Research ArticleAPPLIED SCIENCES AND ENGINEERING

Avalanches and criticality in self-organized nanoscale networks

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Science Advances  01 Nov 2019:
Vol. 5, no. 11, eaaw8438
DOI: 10.1126/sciadv.aaw8438
  • Fig. 1 Device schematic, atomic switches, and percolating networks.

    (A) Top: Schematic diagram illustrating our simple two-terminal contact geometry and the percolating network of nanoparticles. The different colors represent groups of particles that are in contact with one another. The zoomed region shows a schematic of the growth of an atomic filament within a tunnel gap (switching event) when a voltage is applied. Bottom: The same network schematic presented so as to show the conducting pathways (black) that result from atomic filament formation within the gaps between groups. (B) Schematic showing the conductance of a device during deposition of conducting nanoparticles follows (28) a power law ~(ppc)1.3 (30) (the critical surface coverage is pc ~68%). arb, arbitrary units. (C) A scanning electron microscope image of a percolating device. Scale bar, 200 nm. (D) Schematic diagrams showing the following: left—in the subcritical, insulating phase at low coverage, groups of particles are small and well separated, so that if an atomic switch connects two groups, then there are few possibilities that this will trigger another switching event; right—in the supercritical, conducting phase at higher coverages, highly connected pathways across the network mean that when an atomic filament bridges a tunnel gap, an avalanche can propagate only to a few nearby tunnel gaps; center—in the critical phase, avalanches propagate on multiple length and time scales. See also fig. S2 for further details.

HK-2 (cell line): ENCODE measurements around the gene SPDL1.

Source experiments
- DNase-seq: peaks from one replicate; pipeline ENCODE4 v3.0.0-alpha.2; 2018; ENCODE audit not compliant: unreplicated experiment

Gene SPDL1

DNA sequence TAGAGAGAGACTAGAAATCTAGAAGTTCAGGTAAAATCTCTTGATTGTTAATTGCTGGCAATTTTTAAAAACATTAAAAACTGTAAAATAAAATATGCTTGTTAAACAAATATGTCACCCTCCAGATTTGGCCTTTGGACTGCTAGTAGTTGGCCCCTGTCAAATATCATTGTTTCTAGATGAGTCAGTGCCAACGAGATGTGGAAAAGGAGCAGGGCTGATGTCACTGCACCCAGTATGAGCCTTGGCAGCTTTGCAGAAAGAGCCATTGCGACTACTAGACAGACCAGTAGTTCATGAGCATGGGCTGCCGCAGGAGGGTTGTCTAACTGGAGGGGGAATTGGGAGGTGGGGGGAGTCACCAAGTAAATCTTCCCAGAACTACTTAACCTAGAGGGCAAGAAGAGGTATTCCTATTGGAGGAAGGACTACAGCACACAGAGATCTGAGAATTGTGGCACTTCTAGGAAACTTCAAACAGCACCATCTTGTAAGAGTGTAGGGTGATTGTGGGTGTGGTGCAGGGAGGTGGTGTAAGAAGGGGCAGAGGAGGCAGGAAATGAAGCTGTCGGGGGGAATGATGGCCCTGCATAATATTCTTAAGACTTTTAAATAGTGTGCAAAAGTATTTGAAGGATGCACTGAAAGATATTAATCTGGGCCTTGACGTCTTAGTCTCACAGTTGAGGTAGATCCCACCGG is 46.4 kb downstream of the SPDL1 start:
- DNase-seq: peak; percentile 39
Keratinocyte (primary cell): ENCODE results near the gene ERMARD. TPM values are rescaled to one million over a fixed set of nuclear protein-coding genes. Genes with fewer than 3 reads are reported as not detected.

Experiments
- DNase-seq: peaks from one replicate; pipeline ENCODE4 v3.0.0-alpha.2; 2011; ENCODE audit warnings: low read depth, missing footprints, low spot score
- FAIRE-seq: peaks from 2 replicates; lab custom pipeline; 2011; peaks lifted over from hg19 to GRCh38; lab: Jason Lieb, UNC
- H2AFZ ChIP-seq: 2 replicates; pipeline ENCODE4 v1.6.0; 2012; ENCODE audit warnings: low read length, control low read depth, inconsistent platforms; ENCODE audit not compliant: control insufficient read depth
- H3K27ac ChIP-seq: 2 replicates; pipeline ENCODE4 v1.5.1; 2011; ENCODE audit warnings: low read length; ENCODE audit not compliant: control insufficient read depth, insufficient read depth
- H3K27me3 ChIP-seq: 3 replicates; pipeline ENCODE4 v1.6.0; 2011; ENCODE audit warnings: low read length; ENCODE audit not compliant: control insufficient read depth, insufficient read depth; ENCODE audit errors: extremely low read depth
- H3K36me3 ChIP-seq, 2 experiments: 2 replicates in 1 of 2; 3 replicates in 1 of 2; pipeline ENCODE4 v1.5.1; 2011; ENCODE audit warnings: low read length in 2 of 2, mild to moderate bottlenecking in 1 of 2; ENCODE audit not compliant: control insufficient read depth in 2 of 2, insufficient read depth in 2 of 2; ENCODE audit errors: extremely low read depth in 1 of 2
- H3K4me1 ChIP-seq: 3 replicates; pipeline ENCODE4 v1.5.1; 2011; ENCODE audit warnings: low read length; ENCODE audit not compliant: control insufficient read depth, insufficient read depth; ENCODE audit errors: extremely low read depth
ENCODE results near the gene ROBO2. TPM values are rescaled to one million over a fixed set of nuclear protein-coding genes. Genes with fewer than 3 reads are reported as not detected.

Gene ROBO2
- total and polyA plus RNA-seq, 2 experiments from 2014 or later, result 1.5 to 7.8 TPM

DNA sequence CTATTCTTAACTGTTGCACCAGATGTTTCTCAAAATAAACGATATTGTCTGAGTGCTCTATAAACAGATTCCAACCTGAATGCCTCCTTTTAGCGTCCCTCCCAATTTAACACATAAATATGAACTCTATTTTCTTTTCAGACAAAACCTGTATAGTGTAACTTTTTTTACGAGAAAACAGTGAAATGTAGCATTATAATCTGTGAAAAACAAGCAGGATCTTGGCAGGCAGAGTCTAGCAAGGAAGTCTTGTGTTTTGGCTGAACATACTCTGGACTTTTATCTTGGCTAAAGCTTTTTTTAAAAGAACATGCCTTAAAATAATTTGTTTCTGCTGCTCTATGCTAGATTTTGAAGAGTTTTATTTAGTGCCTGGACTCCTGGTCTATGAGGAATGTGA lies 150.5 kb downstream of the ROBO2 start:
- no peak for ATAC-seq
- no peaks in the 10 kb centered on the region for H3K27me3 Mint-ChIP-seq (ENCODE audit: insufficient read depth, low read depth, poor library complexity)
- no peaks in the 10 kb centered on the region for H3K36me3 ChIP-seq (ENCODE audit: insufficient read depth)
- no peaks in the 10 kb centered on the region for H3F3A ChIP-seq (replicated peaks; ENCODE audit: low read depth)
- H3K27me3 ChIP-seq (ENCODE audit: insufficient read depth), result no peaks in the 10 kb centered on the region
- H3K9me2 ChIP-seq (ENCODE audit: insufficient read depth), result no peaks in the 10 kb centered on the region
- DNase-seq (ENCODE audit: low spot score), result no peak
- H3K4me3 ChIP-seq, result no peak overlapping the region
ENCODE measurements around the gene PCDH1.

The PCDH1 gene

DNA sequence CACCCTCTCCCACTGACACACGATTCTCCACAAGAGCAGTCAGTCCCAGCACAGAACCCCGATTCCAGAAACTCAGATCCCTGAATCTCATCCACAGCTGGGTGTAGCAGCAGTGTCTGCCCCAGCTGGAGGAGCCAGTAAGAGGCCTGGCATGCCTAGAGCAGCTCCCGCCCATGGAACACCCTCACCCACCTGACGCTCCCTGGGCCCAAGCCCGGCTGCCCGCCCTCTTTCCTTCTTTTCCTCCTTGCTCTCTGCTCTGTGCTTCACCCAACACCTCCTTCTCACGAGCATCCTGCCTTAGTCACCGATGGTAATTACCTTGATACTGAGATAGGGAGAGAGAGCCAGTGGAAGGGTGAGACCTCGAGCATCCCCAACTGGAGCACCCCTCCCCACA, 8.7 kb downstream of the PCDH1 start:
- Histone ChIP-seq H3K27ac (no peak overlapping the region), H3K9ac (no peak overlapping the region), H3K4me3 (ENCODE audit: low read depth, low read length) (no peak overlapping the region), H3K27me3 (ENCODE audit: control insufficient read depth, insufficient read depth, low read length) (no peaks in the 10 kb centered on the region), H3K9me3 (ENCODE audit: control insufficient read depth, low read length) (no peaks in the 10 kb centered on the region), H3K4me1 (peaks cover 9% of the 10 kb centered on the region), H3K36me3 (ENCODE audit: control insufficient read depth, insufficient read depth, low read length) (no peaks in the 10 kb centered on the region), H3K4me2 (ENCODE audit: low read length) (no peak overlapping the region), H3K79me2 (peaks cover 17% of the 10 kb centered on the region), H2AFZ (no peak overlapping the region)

• Fig. 2 Spatial and temporal self-similarity and correlation in switching activity.

    (A) Percolating devices produce complex patterns of switching events that are self-similar in nature. The top panel contains 2400 s of data, with the bottom panels showing segments of the data with 10, 100, and 1000 times greater temporal magnification and with 3, 9, and 27 times greater magnification on the vertical scale (units of G0 = 2e2/h, the quantum of conductance, are used for convenience). The activity patterns appear qualitatively similar on multiple different time scales. (B and E) The probability density function (PDF) for changes in total network conductance, PG), resulting from switching activity exhibits heavy-tailed probability distributions. (C and F) IEIs follow power law distributions, suggestive of correlations between events. (D and G) Further evidence of temporal correlation between events is given by the autocorrelation function (ACF) of the switching activity (red), which decays as a power law over several decades. When the IEI sequence is shuffled (gray), the correlations between events are destroyed, resulting in a significant increase in slope in the ACF. The data shown in (B) to (D) (sample I) were obtained with our standard (slow) sampling rate, and the data shown in (E) to (G) (sample II) were measured 1000 times faster (see Materials and Methods), providing further evidence for self-similarity.

  • Fig. 3 Statistical distributions of avalanche properties and shape collapse.